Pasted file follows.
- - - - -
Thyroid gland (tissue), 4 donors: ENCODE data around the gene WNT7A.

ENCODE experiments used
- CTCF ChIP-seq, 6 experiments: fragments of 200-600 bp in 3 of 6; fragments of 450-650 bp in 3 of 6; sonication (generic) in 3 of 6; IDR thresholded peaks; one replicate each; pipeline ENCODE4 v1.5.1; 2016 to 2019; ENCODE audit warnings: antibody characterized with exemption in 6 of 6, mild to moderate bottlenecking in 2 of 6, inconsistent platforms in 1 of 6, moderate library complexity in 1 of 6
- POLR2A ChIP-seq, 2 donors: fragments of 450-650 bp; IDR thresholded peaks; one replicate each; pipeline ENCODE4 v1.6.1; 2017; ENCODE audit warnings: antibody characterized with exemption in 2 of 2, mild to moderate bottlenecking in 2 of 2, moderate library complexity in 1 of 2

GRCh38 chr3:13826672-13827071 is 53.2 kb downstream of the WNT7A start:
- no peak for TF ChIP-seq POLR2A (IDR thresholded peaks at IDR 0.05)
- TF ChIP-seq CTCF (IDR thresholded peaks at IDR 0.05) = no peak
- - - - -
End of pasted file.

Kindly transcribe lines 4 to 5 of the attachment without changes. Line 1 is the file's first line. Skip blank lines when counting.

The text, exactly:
- POLR2A ChIP-seq, 2 donors: fragments of 450-650 bp; IDR thresholded peaks; one replicate each; pipeline ENCODE4 v1.6.1; 2017; ENCODE audit warnings: antibody characterized with exemption in 2 of 2, mild to moderate bottlenecking in 2 of 2, moderate library complexity in 1 of 2

GRCh38 chr3:13826672-13827071 is 53.2 kb downstream of the WNT7A start: